Historian Jonathan Eig and his book “King: A Life,” the first biography of Martin Luther King Jr. in four decades.
Jonathan Eig, author of the biography King: A Life, kicked off the new season of the Oregon Historical Society‘s Mark Hatfield Lecture Series with a presentation earlier this week at the Arlene Schnitzer Concert Hall.
Eig’s book is the first biography of Martin Luther King Jr. in forty years. He presents an intimate portrait of MLK Jr., portraying him more as a human being than as a larger-than-life civil rights leader. In this regard, Eig succeeds admirably and does justice to his subject.
Eig discussed King’s early life growing up in Atlanta, Georgia, as the second child of three children. Their father, Daddy King, was a preacher at Ebenezer Baptist Church. Their mother, Alberta King, led the choirs there. Martin Jr. was a very talented student who was able to skip several grades and began his undergraduate degree at Morehouse College at age 15. After graduation from Morehouse in 1948, MLK Jr. decided he wanted to attend Crozer Theological Seminary, near Philadelphia. He graduated from Crozer in 1951 with a Bachelor of Divinity.
Daddy King wanted MLK Jr. to become a preacher and gave him the opportunity to make his first sermon at Ebenezer in 1947 before he left to attend Crozer. Daddy King had appointed MLK Jr. as assistant pastor at Ebenezer, and by 1948 MLK Jr. knew that becoming a preacher was his only career option. After seminary, MLK Jr. decided to pursue a doctoral degree. He selected Boston University because he wanted to study with the noted theologian Edgar S. Brightman.
It was in Boston that King met Coretta Scott, who was studying voice at the New England Conservatory with the intention of becoming an opera singer. According to Eig, Coretta was an experienced activist. As an undergraduate at Antioch College in Ohio, she had challenged a rule that prevented Black students from student-teaching in local schools. In addition, Coretta joined a protest when a barbershop refused to cut Black people’s hair.
Finally, she supported Henry Wallace for president in 1948 and attended the Progressive Party’s national convention as a student delegate. She taught King about activism. After dating for several years, the couple were married on June 18, 1953. They began their new life together in Boston, where King eventually received his PhD in theology from Boston University in 1955.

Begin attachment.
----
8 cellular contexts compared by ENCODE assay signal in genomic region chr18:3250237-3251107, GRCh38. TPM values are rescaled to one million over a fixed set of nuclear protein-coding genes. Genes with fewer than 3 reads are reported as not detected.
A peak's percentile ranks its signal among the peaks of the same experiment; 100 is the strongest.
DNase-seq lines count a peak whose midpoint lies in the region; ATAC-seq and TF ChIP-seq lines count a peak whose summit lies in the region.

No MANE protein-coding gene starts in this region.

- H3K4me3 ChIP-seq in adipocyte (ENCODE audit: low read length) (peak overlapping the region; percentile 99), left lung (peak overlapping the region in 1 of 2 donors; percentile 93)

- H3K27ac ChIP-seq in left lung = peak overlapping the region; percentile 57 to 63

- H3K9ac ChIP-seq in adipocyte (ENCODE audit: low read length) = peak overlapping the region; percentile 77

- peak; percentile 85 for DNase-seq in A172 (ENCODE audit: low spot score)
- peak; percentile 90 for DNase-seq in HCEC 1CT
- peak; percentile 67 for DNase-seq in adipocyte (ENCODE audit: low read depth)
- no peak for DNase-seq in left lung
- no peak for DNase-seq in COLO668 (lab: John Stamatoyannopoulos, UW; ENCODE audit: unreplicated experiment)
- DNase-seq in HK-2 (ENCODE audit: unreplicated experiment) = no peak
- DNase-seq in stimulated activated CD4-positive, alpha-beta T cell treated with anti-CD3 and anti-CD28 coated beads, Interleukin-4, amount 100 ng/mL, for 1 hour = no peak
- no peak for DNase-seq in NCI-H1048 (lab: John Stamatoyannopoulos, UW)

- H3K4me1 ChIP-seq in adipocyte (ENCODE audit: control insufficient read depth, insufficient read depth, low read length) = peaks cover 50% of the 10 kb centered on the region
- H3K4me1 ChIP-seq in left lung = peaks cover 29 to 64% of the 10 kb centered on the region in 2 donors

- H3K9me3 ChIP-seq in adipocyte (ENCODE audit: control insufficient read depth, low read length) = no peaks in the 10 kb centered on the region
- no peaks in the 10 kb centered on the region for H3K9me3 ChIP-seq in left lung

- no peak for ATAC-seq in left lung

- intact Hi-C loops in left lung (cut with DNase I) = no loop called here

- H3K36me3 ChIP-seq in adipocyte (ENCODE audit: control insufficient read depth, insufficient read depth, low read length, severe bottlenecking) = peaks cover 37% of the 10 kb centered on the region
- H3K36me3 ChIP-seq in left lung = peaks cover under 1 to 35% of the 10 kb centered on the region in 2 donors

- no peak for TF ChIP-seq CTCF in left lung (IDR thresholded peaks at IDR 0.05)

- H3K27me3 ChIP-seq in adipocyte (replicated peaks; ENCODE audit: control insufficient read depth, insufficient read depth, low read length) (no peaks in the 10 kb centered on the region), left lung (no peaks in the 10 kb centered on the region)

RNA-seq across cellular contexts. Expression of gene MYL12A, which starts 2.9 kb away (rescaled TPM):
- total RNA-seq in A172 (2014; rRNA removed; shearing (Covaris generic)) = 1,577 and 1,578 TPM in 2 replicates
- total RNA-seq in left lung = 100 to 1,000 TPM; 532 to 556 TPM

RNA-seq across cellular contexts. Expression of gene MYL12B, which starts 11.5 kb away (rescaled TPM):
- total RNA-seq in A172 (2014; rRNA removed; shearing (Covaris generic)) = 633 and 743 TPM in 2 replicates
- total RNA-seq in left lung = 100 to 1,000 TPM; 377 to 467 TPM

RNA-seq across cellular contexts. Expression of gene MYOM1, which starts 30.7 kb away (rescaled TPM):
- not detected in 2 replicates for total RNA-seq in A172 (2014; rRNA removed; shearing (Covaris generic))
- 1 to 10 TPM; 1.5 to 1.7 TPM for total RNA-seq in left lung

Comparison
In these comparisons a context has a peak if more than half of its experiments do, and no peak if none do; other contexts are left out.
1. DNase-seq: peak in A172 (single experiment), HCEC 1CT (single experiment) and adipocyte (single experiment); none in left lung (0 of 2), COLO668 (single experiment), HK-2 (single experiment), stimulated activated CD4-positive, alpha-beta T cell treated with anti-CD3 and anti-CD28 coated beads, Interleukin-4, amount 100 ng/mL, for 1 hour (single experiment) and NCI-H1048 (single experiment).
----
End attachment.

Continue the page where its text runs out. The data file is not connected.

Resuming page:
In 1954, MLK Jr. began his preaching career at Dexter Avenue Baptist Church in Montgomery, Alabama. It was in Montgomery that MLK Jr. discovered his true calling and came to be a civil rights leader for Black people in the United States.
Eig adroitly explained in his lecture that as the newly appointed pastor of Dexter Baptist Church, King had no interest in getting involved in the bus boycott by Blacks because of ill treatment by the bus drivers. But after accepting a speaking engagement at Mongomery’s Holt Steet Baptist Church on December 5, 1955, he decided that being a civil rights activist was his calling. So began MLK Jr.’s thirteen-year career to help Black Americans achieve equal rights. According to Eig, King believed that he needed to fight for justice for the Black community.
In 1955, the Birmingham, Alabama, bus boycott was sparked by the arrest of Rosa Parks, who refused to give up her seat on a bus. Eig notes that the Birmingham bus boycott was one of MLK Jr.’s most successful civil rights efforts because it demonstrated the potential for nonviolent mass protest to challenge racial segregation and served as an example to other southern campaigns.
In 1963, a major protest was held in Birmingham, Alabama, with King and his followers protesting segregation in the city. After some police violence against the protestors a compromise was reached that removed “Whites Only” and “Blacks Only” designations on drinking fountains and restrooms and vowed to improve employment opportunities for Blacks. Finally, an agreement was reached between the City of Birmingham and King’s followers to form a biracial committee that would monitor the progress of the agreement and improve integration in Birmingham.